The United States has some of the highest levels of income and wealth inequality in the world. U.S. Federal Reserve data shows that the wealthiest 10% of Americans control $93.8 trillion, more than double the $40.3 trillion in the hands of the remaining 90% of Americans.
The income and wealth divide only appears to be growing wider. A January 2020 report published by the Pew Research Center found that over the last four decades, income growth for the top 5% of families by earnings has far outpaced income growth for families in lower income strata.
Based on the Gini coefficient, a measure of income inequality based on the distribution of income across a population, income inequality varies considerably across the United States. The Gini coefficient is a scale from 0 to 1 — 0 representing perfect equality and 1 representing the highest possible level of inequality. Nationwide, the Gini coefficient stands at 0.481.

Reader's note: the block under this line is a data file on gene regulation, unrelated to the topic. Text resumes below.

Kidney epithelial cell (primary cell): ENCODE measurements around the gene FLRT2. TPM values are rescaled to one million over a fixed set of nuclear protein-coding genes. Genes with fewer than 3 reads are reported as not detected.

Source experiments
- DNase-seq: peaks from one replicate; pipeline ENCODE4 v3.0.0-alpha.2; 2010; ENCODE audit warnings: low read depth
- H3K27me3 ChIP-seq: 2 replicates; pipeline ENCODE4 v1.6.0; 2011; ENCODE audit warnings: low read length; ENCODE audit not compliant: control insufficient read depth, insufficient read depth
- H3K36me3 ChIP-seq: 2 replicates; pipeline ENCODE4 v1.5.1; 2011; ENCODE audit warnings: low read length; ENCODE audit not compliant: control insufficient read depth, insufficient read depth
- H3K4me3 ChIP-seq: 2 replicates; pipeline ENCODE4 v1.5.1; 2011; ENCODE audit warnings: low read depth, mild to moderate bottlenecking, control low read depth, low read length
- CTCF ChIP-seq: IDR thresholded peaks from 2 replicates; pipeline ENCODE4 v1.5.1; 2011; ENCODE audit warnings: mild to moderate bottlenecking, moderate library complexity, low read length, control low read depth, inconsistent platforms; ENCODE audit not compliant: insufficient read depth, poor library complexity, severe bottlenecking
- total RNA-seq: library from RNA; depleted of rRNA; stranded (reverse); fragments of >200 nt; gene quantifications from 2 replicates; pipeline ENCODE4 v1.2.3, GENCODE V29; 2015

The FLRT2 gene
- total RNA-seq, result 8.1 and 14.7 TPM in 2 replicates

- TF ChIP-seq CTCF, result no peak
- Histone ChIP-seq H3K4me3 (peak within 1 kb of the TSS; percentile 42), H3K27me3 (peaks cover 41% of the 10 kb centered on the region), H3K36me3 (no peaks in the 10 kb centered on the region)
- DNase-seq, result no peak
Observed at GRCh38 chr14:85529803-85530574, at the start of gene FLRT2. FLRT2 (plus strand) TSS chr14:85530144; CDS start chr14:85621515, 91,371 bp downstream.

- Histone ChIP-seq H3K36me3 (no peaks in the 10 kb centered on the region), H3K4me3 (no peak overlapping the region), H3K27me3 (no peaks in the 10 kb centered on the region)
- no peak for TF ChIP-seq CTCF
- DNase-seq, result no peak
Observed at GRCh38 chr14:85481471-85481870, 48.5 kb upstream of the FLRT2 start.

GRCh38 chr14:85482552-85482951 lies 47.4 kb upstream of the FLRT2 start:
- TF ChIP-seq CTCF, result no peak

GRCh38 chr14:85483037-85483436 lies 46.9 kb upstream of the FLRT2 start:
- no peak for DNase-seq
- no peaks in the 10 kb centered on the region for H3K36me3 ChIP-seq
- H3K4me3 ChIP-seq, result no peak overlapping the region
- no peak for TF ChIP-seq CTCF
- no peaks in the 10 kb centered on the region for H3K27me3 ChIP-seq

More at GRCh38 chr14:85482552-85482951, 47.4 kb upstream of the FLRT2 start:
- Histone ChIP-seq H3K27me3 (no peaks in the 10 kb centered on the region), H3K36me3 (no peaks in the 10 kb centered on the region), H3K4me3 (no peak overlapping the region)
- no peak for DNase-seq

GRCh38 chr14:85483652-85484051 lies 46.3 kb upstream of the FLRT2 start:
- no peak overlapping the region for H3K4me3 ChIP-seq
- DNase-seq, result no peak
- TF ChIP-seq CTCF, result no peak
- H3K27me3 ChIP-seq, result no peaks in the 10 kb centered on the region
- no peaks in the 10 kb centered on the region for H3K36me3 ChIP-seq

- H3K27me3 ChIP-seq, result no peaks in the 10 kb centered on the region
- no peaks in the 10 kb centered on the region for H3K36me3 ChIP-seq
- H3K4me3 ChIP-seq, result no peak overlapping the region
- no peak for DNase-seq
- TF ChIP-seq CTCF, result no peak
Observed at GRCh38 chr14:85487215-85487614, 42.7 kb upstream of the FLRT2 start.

The Gini coefficient in Minnesota is 0.443 — lower than the national average and 11th lowest among all 50 states.
Across the state, the average income among the top 20% of households by earnings stands at $233,949. The cohort accounts for 48.2% of all income earned in Minnesota. Meanwhile, the average income among the bottom 20% of households by earnings is just $18,156, accounting for 3.7% of all earnings statewide.
Causes behind rising inequality are complex and varied. A report published by the National Bureau of Economic Research ties the rising disparity to a range of economic factors, including globalization, technological advancement, a stagnant minimum wage, and the decline of labor unions.
All data in this story, including the Gini coefficient, average household income by quintile, and share of aggregate household income by quintile are from the U.S. Census Bureau’s 2019 American Community Survey.
|Rank||State||Gini coefficient||Avg. income of top earning 20% of households ($)||Avg. income of lowest earning 20% of households ($)|